have seen anything what it could be, this is very sad.
The average night usually found me ready for
bed by midnight. Sometimes, Price was not in, yet. He had started
a relationship with Lynn, and he sometimes spent the night with her in
a room that no one lived in on the top floor. This relationship was
a big change in Price's life, but it coincided a larger struggle and change
in his life. When Price did come in, we often spent the night talking
about philosophy and religion. He had no direction for his life.
He did not know what to believe. Furthermore, this deeply bothered
him. He was often depressed because of it. His relationship
with Lynn struggled in large part because she could not help him overcome
his sadness, his longing to make sense of his life in the universe.
Price was rare. He was honestly confused but honestly interested
in discovering what he should be doing. We often discussed my ideas
In my life, an average night was not spent talking
about the nature of the universe. In my life in Yellowstone in 1993,
it was. Price asked me what I thought about God. I told him
that I believed that "God is love." He asked me what I thought love
was. I told him that I had spent most of my life trying to figure
that out. Yet, the most basic answer I could find was in 1 Corinthians
13. This was of little help because though it was beautiful he still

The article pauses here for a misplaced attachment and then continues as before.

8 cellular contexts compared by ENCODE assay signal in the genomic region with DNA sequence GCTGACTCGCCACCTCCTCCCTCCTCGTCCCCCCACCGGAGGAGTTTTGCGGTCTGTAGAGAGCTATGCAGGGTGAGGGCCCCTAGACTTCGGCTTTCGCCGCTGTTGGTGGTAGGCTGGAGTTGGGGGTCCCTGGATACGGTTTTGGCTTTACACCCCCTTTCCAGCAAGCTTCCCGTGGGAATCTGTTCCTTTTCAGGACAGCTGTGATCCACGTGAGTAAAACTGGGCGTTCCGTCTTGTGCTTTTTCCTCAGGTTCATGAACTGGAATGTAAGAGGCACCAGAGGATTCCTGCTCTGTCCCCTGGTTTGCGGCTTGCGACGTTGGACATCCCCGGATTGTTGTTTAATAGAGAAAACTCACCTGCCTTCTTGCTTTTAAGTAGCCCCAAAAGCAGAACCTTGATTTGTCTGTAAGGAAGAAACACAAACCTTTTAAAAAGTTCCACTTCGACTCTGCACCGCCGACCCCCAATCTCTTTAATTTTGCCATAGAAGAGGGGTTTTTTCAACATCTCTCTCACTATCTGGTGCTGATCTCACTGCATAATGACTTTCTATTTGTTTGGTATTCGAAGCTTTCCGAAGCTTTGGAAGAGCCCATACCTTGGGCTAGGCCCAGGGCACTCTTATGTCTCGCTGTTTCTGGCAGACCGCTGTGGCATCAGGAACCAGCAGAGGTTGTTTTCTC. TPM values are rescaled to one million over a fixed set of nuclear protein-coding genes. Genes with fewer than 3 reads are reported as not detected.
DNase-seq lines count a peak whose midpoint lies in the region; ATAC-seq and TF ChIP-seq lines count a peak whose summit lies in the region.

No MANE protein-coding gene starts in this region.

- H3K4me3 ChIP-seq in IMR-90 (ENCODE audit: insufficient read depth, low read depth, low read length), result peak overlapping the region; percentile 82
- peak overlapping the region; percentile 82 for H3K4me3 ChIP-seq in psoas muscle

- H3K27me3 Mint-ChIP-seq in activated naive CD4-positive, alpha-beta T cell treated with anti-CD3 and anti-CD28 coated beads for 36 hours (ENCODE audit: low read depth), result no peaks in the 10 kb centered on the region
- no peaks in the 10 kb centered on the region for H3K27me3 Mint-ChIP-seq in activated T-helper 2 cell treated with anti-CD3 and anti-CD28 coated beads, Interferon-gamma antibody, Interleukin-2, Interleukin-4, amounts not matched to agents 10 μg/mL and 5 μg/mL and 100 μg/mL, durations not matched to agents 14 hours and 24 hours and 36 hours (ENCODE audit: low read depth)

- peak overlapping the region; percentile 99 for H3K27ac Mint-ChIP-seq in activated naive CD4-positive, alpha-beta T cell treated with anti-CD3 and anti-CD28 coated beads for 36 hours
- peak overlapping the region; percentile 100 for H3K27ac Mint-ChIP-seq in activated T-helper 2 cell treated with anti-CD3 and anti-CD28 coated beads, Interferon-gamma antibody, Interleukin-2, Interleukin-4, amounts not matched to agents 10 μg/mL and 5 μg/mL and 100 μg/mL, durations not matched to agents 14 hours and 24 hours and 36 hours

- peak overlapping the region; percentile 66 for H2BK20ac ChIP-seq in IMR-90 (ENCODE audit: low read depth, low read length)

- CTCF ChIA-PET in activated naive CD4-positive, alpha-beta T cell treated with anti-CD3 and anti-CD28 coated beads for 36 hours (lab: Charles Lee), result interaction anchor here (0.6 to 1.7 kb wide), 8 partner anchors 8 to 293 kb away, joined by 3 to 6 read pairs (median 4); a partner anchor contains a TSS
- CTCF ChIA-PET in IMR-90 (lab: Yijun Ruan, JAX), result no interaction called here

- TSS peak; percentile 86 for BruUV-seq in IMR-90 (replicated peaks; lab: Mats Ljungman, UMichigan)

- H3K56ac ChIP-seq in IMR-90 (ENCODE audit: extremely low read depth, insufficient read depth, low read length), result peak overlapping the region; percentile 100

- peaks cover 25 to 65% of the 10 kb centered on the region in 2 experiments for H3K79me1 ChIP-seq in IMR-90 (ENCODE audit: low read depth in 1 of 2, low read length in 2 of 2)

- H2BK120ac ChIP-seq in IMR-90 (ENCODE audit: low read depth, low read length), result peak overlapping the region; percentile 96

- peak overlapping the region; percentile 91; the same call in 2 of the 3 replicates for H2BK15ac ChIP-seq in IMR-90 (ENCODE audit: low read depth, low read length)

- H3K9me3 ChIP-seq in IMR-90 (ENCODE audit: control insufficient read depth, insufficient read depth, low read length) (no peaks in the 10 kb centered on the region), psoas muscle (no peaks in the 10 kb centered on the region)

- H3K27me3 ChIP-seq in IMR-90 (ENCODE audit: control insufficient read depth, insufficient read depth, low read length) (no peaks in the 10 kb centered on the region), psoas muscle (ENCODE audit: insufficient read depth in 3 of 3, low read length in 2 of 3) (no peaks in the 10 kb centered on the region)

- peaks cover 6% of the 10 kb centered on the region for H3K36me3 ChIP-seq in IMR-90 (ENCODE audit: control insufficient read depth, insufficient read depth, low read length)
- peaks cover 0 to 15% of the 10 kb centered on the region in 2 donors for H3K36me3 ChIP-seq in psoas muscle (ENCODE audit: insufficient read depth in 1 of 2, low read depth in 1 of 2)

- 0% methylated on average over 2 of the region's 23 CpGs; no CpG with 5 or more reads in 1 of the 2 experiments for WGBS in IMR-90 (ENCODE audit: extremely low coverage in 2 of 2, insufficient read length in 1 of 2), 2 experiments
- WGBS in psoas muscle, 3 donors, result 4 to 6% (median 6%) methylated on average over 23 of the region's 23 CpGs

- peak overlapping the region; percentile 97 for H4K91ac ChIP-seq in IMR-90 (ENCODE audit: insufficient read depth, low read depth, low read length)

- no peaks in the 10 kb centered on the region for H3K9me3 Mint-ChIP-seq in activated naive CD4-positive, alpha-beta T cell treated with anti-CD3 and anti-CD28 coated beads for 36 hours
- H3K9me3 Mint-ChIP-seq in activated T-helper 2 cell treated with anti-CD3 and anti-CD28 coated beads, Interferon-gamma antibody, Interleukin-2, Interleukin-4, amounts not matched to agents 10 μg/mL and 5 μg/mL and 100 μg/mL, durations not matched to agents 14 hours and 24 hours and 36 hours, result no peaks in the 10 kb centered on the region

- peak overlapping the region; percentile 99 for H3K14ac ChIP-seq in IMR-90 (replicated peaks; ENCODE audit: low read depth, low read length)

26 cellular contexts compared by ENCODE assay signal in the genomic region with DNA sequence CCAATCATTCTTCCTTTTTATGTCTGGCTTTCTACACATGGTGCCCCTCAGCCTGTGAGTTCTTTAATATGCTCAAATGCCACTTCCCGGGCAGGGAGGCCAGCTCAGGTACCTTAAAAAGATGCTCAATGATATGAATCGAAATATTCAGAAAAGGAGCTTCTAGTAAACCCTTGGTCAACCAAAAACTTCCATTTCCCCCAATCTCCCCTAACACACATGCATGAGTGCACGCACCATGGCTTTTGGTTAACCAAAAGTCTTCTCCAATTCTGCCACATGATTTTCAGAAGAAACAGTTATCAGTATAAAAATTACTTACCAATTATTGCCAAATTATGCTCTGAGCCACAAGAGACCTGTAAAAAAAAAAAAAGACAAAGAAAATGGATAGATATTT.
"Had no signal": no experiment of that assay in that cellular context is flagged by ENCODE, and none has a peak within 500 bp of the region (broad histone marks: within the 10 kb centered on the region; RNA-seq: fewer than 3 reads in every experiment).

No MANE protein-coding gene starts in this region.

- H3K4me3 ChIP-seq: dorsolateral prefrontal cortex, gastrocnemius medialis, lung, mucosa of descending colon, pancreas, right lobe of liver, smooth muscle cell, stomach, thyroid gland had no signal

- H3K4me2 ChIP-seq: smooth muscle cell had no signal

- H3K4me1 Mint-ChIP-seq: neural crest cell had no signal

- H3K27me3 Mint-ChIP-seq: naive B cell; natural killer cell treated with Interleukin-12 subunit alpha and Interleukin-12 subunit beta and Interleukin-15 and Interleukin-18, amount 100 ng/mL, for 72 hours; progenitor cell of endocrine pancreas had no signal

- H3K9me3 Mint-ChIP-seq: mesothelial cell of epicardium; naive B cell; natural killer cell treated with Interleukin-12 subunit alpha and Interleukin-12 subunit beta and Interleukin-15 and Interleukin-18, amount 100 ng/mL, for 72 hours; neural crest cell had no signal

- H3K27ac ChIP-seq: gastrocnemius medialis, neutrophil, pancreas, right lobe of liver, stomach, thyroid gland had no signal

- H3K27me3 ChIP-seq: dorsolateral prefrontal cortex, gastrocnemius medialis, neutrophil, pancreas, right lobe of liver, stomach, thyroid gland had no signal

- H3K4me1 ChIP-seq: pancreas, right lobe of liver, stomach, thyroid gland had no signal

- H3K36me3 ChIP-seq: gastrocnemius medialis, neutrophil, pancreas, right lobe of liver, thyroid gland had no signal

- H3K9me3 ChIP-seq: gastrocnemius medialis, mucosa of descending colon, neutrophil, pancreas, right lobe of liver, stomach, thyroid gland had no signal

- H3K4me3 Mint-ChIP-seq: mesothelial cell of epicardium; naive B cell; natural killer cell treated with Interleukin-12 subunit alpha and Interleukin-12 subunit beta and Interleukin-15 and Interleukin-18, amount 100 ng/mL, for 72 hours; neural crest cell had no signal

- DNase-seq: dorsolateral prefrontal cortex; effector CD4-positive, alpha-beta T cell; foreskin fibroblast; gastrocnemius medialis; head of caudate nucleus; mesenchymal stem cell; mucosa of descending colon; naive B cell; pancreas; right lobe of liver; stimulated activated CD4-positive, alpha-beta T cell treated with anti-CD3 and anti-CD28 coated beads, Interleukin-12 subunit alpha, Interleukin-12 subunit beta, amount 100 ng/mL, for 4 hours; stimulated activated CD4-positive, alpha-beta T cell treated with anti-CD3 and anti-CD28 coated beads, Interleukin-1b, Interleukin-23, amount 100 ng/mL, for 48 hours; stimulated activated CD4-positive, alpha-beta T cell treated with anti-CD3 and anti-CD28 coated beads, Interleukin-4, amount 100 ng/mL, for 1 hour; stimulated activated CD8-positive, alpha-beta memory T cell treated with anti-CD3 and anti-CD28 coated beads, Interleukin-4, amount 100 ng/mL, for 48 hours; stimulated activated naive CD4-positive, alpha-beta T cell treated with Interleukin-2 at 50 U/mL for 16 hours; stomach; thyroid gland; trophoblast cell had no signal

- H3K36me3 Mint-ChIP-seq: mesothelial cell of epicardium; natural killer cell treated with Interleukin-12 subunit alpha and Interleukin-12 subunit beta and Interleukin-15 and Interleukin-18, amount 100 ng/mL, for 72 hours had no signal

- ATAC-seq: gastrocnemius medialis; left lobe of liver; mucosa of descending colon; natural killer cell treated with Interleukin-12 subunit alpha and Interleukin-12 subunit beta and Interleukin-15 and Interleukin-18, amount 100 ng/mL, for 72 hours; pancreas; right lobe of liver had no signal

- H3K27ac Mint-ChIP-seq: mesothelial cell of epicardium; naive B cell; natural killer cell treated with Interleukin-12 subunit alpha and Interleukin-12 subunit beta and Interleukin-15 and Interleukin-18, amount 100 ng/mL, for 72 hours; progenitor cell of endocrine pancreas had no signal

wondered what patience was, what kindness was, what all the qualities of
love were. Was I frustrated? Not at all. He was honest.
I understood why he could not believe and said that it would take time.
Those nights talking helped us grow to love each other. He realized
that I was not trying to convert him but only trying to tell him what I
thought and help him along his own spiritual path. I realized that
he was sincerely interested and that I could truly express myself and my
beliefs around him without worrying that he would hate me. Price
said that he was scared of himself. He confessed to me, confessing
for the first time in his life, that he had evil thoughts of the most wicked
kind. He thought that he was so selfish and evil in his own perception
that he doubted that there was any help for him. I told him that
I believed that I was his equal in wicked thoughts. I confessed having
images of every crime imaginable on a daily basis. Could we help
what temptations the demons give us? It is not our fault. All
we can do is not act upon them. I tried very hard to impress upon
him that he was not evil. He could not help it that all his feelings
were not so lily white. Little by little, he came to appreciate what
I was saying in his own thoughts and in his own heart. Nevertheless,
he was no less depressed by the end of the summer than he was when it began.
With that, we would go to sleep.
to next page
back to Table of Contents
Go back to
the front page